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  Classical Editor Rob Barnett    


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Nikolai RIMSKY-KORSAKOV (1844-1908)
Capriccio Espagnol Op. 34 (1887) [15:14]
Le Coq d'Or suite (1908) [25:27]
Russian Easter Festival Overture Op. 36 (1887) [15:09]
Alexander BORODIN (1833-1887)

Polovtsian Dances (1887) [11:16]
London Symphony Orchestra Chorus
London Symphony Orchestra/Antal Dorati
rec. Walthamstow Town Hall, 4 July 1956 (Dances); 5 July 1956 (Coq); 9 June 1959 (Capriccio, Overture). ADD
SACD reviewed in CD mode
Originally issued on LPs SR90122; SR90265
MERCURY LIVING PRESENCE 475 6194 [67:06]

 

Nothing is out of place here. The mix makes for a perfect fit - almost too predictable as a collection. The accent is Russian - firmly rooted in display and melody. The catalogues are full of technical display pieces often for violin. Without melodic interest they are arid and unmemorable except to the player and listeners who are fellow players. Both Rimsky and Borodin blend the merely breathtaking with succulent lyrical material.

The Capriccio ranges from gaudy-rowdy, with plenty of foreground instrumental detail, to the trembling poetry of the Variazioni section; unusually Mercury track the Capriccio into five segments. Dorati does not stint on the colour and solos are assertive - try the violin in Scena e canto gitano (tr. 4). He sets a brisk pace for King Dodon in his Palace (the first movement of the suite from Le Coq d'Or) and I thought he was a little too brisk and matter of fact in the Queen Shemakha movement; no complaints though about the gorgeous cor anglais solo. Overall I prefer Ormandy's version on Sony though technically it does not sound as good. Dorati's Russian Easter Festival is sculpted, vivid and gorgeous (try 4.29 for enthralling magic). Finally we leave Rimsky and move to Borodin. The orchestra is joined by the LSO Chorus for the Polovtsian Dances. The piquant rhythmic material receives caring attention (6.32) adding a buoyancy to the well loved big tunes. These are again taken rather quickly (8:02) but the performance is exultant. The chorus sing in English.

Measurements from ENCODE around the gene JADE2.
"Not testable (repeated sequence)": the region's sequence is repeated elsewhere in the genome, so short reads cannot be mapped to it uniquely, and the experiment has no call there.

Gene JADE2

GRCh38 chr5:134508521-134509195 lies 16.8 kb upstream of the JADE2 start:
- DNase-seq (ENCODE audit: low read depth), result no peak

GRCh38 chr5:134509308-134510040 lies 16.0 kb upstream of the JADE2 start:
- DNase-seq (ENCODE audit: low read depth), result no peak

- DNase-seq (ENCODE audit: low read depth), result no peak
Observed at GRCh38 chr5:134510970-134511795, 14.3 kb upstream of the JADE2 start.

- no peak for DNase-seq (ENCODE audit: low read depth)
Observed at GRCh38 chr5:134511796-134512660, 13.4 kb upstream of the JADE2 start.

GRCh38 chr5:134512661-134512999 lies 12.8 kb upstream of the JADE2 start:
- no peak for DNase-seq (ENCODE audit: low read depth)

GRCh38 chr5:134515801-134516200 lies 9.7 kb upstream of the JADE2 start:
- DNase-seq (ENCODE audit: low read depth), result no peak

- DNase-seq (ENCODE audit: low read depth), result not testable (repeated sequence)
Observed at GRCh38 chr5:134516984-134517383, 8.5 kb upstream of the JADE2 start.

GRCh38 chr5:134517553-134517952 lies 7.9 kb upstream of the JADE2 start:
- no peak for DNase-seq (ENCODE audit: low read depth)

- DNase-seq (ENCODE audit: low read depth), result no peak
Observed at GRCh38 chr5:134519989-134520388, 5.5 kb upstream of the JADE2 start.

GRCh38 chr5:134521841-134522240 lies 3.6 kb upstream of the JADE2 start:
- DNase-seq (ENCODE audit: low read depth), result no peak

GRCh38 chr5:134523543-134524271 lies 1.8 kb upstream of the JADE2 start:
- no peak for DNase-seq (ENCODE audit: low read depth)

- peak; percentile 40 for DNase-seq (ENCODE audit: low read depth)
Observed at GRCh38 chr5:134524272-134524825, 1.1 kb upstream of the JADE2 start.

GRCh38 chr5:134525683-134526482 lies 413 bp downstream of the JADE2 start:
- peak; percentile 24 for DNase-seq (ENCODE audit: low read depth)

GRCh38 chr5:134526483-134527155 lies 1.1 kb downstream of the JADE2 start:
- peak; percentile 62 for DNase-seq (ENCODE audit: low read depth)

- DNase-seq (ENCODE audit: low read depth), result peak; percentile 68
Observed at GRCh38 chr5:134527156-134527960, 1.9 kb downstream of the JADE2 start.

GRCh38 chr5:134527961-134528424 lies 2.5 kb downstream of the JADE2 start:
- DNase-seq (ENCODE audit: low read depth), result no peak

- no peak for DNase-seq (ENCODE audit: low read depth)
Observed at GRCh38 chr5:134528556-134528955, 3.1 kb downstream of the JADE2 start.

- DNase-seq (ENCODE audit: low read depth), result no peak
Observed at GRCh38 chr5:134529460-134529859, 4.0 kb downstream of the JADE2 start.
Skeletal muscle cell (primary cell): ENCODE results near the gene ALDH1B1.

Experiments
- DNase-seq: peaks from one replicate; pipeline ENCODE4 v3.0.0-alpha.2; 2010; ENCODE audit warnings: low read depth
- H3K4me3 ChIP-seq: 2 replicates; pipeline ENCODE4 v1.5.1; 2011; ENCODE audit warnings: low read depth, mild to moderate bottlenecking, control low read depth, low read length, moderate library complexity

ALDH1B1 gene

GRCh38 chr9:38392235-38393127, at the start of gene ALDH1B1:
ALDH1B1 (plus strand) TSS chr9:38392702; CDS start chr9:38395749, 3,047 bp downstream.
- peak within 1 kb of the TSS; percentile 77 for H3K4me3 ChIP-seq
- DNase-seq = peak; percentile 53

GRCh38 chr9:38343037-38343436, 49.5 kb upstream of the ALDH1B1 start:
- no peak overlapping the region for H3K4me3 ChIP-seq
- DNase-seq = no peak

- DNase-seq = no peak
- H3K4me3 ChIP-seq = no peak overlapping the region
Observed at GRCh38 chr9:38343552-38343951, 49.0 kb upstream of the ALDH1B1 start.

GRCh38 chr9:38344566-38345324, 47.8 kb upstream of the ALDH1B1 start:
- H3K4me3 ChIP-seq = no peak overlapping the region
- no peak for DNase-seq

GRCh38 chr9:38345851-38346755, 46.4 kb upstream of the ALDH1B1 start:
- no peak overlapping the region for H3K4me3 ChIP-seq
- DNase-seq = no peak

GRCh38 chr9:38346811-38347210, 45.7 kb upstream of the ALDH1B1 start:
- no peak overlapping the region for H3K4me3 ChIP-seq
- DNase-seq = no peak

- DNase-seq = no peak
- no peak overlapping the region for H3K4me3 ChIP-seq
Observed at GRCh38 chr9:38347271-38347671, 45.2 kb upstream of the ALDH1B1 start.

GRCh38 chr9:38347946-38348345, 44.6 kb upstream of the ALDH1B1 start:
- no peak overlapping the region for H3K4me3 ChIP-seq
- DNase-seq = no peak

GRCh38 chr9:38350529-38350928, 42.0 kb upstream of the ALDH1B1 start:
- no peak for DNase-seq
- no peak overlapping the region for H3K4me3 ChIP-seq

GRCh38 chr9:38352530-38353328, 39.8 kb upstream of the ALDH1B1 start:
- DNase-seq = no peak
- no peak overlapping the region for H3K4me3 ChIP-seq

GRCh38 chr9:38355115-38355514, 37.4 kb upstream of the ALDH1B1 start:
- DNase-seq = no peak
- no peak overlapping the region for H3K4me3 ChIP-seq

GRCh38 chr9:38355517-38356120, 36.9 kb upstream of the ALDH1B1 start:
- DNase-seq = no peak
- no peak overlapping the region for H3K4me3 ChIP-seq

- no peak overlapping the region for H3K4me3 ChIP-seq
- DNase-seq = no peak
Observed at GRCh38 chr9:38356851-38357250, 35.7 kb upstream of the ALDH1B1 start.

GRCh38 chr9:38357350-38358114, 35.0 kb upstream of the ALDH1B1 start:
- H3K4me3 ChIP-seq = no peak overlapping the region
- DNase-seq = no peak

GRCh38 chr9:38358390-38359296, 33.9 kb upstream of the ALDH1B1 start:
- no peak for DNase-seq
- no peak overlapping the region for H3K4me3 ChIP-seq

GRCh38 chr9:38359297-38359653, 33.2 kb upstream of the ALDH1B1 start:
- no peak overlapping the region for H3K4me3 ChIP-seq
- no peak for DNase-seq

The recording remains spectacular in that sensationally close-up Mercury way. The presentation is good and the detailed sound is unfailingly engaging.

Rob Barnett



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